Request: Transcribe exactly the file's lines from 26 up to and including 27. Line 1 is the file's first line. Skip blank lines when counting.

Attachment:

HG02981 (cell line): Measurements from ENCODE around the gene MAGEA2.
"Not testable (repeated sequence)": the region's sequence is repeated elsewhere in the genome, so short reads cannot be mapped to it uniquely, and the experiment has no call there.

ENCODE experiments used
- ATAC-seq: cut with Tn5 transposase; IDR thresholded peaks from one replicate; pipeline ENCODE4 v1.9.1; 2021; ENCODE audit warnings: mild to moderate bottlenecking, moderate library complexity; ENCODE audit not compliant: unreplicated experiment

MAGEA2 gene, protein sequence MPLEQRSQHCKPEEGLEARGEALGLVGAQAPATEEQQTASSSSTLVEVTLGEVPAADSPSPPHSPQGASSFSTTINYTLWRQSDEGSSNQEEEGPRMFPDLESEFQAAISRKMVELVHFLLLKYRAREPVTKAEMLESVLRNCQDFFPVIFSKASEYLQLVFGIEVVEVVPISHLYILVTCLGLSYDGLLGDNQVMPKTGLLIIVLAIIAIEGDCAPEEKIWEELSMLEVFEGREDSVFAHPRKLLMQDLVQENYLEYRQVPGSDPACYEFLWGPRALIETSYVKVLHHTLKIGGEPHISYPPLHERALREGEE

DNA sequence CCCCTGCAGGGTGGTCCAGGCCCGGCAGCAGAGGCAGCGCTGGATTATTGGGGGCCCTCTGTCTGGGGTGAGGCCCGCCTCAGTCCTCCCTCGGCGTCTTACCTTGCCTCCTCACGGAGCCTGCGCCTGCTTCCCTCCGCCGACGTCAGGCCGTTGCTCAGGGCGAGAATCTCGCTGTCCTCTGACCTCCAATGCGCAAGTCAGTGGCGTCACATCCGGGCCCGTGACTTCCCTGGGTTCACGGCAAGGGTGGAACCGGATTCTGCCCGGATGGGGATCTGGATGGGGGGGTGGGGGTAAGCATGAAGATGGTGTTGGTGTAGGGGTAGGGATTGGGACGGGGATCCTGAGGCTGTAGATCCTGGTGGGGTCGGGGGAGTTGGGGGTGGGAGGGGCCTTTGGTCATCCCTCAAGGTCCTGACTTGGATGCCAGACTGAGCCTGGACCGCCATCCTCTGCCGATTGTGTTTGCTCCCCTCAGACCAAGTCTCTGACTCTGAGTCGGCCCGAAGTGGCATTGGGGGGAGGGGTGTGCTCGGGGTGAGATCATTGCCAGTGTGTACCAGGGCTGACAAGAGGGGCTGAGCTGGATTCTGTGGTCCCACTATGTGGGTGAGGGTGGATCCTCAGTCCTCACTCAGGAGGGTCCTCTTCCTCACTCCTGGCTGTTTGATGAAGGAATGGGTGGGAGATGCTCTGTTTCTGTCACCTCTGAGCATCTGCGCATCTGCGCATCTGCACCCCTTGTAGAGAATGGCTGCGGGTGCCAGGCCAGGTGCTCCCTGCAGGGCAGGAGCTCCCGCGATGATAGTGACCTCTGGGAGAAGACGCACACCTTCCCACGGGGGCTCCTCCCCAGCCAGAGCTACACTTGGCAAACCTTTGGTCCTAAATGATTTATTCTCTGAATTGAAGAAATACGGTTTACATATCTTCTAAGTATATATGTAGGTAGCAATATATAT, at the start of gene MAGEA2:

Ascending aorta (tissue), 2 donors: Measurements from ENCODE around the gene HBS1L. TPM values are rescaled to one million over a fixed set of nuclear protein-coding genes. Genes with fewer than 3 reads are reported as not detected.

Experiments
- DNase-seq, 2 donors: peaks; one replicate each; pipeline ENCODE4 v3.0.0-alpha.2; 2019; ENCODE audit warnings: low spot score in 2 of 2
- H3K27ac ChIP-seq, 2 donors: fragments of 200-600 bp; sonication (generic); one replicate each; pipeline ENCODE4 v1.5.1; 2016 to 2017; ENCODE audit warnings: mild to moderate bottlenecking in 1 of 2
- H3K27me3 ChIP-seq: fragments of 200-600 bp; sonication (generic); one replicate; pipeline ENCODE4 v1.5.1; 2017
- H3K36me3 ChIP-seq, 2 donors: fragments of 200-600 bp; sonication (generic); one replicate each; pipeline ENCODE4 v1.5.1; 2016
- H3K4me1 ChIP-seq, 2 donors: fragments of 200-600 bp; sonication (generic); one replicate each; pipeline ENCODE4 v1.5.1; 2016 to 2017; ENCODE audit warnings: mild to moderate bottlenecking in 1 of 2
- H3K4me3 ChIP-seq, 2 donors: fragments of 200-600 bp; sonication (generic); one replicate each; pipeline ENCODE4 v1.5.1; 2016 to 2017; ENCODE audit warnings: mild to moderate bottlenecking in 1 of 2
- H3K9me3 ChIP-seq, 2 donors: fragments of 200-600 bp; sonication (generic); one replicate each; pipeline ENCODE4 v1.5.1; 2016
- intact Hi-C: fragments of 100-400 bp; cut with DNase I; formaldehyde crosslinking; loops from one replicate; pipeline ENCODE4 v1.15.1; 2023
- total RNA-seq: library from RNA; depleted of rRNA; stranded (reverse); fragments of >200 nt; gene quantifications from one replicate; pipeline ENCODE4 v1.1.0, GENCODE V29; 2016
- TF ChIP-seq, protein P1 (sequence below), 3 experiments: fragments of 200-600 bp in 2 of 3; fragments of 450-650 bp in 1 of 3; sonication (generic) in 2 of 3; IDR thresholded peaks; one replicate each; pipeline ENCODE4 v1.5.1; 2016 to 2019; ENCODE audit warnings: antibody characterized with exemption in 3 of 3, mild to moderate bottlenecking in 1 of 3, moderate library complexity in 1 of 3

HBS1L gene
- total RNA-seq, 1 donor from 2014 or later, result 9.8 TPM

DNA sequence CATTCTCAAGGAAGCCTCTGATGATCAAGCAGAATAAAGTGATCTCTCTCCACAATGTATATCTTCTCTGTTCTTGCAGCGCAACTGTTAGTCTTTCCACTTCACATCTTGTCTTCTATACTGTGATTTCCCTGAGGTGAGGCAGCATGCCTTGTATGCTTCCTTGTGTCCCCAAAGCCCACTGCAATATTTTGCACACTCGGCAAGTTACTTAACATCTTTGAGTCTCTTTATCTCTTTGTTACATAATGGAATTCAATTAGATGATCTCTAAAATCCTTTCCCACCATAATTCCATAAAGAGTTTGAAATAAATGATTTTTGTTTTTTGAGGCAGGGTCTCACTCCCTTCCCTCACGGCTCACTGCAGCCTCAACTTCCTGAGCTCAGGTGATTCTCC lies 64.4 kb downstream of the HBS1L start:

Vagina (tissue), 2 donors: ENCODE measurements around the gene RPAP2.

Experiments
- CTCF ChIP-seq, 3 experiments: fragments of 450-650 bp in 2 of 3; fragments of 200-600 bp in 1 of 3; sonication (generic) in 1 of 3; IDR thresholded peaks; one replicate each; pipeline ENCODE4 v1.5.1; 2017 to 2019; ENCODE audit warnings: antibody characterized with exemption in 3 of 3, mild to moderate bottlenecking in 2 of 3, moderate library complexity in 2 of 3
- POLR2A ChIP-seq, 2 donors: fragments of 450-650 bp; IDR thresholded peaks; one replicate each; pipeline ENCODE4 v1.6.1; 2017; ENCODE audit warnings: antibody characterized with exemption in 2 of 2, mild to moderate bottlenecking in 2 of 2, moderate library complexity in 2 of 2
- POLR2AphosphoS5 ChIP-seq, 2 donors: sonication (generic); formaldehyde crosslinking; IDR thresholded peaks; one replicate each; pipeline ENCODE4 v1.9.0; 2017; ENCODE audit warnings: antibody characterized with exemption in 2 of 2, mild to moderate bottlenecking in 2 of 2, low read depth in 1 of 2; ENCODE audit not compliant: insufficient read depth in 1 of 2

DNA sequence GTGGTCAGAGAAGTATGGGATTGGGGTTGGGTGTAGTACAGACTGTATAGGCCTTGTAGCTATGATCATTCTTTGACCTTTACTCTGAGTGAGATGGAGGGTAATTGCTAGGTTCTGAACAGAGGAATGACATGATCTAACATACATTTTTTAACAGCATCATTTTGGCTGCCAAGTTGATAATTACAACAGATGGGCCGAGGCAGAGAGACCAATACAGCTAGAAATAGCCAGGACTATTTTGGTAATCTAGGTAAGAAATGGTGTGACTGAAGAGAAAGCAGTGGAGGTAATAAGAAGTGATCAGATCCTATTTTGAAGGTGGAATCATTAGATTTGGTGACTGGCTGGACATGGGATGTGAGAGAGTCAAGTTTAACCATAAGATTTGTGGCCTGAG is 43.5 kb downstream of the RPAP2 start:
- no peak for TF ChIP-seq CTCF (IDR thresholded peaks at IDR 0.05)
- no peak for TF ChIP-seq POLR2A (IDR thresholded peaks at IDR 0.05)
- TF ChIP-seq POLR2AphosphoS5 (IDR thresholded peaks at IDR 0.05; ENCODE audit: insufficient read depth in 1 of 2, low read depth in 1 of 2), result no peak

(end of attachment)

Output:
- POLR2AphosphoS5 ChIP-seq, 2 donors: sonication (generic); formaldehyde crosslinking; IDR thresholded peaks; one replicate each; pipeline ENCODE4 v1.9.0; 2017; ENCODE audit warnings: antibody characterized with exemption in 2 of 2, mild to moderate bottlenecking in 2 of 2, low read depth in 1 of 2; ENCODE audit not compliant: insufficient read depth in 1 of 2

DNA sequence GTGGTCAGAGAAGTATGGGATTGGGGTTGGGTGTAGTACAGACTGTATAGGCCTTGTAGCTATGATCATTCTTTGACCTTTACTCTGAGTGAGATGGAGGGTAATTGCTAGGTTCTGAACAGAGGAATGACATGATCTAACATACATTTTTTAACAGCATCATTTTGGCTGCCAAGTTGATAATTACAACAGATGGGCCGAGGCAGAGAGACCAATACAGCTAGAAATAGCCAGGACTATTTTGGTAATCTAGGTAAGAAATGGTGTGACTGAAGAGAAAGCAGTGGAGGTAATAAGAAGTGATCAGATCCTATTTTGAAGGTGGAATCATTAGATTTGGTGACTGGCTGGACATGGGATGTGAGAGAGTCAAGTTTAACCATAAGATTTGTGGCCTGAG is 43.5 kb downstream of the RPAP2 start: